Judge Says Too Bad To Webcasters Upset About New Webcast Rates

from the sorry,-nothing-can-be-done dept

Last month, when the RIAA pushed through new webcasting royalty rates that were clearly designed to kill off a lot of webcasters, many people said not to worry, that the whole thing was just part of a negotiation. While the Copyright Royalty Board finally noticed that people weren’t too happy about the new rates and agreed to hold some hearings, today they rejected those complaints and said that they won’t change the rates, and everyone better pay up by May 15th. Webcasters are now looking to appeal to both the Appeals Court as well as Congress — but recognize that either move will probably take a while, and go well beyond the May 15th deadline. The end result, of course, is actually going to hurt the music industry greatly. Webcasting has always been a huge promotional driver for artists — especially niche artists who wouldn’t get any publicity any other way. The recording industry apparently still hasn’t figured out that it can expand its market by letting people promote the content for it. Instead, it wants to charge for that promotion, in a short-sighted effort to charge for every use of the content, even ones that expand the market and allow the overall industry to make much more money.

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Comments on “Judge Says Too Bad To Webcasters Upset About New Webcast Rates”

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MadJo (profile) says:

Re: Re:

where can they get that kind of money from? Remember, the copyright’s board wants to see this money from January 1st 2006! (no, that’s not a typo)
That’s a full year, and a few months of payments that they expect to see soon.

You could try to help the webcasters by donating, and donating lots, but this measure is absolutely sure to kill off many smaller webcasters, because they don’t have that kind of money.

it’s really weird, airtime broadcasters get paid payola by the records industry, even though they don’t have bandwidth bills as extensive as webcasters, while webcasters are being bullied out of existance by these measures. I hate the big labels even more now (never knew that was possible)

Hey Universal, Sony/BMG, and all other big labels, listen up.
I’ve stopped buying your records. I won’t buy another single, cd, digital music piece from you ever again.
You’ve set an example of how NOT to do business. You won’t get a dime from me ever again.

My cd-money will go to the webcasters and indie artists that need it much more than your overpaid lawyers need!
RIAA (and MPAA), you are scum of the world!

Rusty Hodge says:

Re: Pay up? With what money?

For many stations, the new royalties are 250-400% of their gross revenues. How can they pay up when they don’t have the money in the first place?

For SomaFM, we’re talking about an increase from $20,000 to $600,000 retroactive for 2006. And $1 million in fees for 2007.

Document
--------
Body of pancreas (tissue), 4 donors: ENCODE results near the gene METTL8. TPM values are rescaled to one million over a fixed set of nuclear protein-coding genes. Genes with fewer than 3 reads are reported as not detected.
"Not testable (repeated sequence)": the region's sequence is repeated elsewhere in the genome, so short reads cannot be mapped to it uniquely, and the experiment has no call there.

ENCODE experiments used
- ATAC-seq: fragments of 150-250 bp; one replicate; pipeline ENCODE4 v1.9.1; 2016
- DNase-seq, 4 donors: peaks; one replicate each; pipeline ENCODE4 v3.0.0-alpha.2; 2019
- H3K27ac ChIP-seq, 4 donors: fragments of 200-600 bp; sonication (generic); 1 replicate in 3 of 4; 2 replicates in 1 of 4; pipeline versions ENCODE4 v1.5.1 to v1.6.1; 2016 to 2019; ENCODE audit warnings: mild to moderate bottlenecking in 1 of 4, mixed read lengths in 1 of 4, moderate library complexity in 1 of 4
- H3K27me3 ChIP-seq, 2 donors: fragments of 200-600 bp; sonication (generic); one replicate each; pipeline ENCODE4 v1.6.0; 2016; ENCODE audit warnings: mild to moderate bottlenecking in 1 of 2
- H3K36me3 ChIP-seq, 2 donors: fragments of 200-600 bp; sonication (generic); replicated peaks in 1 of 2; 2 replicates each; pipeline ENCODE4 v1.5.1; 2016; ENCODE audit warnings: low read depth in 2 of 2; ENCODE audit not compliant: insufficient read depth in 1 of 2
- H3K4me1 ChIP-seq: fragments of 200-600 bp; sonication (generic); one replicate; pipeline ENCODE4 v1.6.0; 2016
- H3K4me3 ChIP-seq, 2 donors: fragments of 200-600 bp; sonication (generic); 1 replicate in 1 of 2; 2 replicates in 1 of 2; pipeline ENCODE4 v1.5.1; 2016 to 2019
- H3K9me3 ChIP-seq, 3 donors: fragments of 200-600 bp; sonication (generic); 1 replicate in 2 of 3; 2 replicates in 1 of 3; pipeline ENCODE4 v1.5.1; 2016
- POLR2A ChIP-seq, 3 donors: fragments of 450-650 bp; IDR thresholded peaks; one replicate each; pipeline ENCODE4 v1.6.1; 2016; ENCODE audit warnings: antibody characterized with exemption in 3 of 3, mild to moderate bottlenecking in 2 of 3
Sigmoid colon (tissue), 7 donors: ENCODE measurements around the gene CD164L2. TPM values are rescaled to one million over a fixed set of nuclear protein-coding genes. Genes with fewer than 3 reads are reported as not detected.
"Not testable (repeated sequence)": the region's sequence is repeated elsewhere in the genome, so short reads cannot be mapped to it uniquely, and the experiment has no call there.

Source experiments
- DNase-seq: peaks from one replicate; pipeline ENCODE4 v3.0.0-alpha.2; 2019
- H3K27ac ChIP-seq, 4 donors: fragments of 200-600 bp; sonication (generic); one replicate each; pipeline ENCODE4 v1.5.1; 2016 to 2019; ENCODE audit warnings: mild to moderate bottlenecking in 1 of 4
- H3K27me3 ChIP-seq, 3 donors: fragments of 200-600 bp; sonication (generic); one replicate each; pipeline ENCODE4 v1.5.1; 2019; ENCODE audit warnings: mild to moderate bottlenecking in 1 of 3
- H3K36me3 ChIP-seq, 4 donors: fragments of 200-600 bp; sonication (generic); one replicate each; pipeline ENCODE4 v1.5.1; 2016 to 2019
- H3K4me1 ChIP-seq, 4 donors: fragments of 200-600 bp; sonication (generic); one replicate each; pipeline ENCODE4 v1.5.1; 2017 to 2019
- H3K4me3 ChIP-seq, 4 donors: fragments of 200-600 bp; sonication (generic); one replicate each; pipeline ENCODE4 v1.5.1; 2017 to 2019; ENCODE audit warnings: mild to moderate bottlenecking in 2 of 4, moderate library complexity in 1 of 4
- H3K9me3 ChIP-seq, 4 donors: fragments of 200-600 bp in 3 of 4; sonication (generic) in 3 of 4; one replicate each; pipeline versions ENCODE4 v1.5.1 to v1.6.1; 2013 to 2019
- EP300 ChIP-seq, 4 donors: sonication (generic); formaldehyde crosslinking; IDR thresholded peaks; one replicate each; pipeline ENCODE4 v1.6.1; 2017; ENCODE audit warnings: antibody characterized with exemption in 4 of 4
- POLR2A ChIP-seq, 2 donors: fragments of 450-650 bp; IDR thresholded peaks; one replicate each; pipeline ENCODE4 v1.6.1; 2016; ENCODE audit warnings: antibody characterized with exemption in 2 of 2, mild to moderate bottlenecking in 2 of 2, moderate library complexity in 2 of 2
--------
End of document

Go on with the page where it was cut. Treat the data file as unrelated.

Any VCs out there who want to help out, you know where to contact us. 🙂

Adam Singer (user link) says:

to quote lawerence lessig's free culture on the su

The Librarian of Congress eventually suspended these reporting requirements, pending further study. And he also changed the original rates set by the arbitration panel charged with setting rates. But the basic difference between Internet radio and terrestrial radio remains: Internet radio has to pay a type of copyright fee that terrestrial radio does not.

Why? What justifies this difference? Was there any study of the economic consequences from Internet radio that would justify these differences? Was the motive to protect artists against piracy?

In a rare bit of candor, one RIAA expert admitted what seemed obvious to everyone at the time. As Alex Alben, vice president for Public Policy at Real Networks, told me,

The RIAA, which was representing the record labels, presented some testimony about what they thought a willing buyer would pay to a willing seller, and it was much higher. It was ten times higher than what radio stations pay to perform the same songs for the same period of time. And so the attorneys representing the webcasters asked the RIAA, . . . “How do you come up with a rate that’s so much higher? Why is it worth more than radio? Because here we have hundreds of thousands of webcasters who want to pay, and that should establish the market rate, and if you set the rate so high, you’re going to drive the small webcasters out of business. . . .”

And the RIAA experts said, “Well, we don’t really model this as an industry with thousands of webcasters, we think it should be an industry with, you know, five or seven big players who can pay a high rate and it’s a stable, predictable market.” (Emphasis added.)

Translation: The aim is to use the law to eliminate competition, so that this platform of potentially immense competition, which would cause the diversity and range of content available to explode, would not cause pain to the dinosaurs of old. There is no one, on either the right or the left, who should endorse this use of the law. And yet there is practically no one, on either the right or the left, who is doing anything effective to prevent it.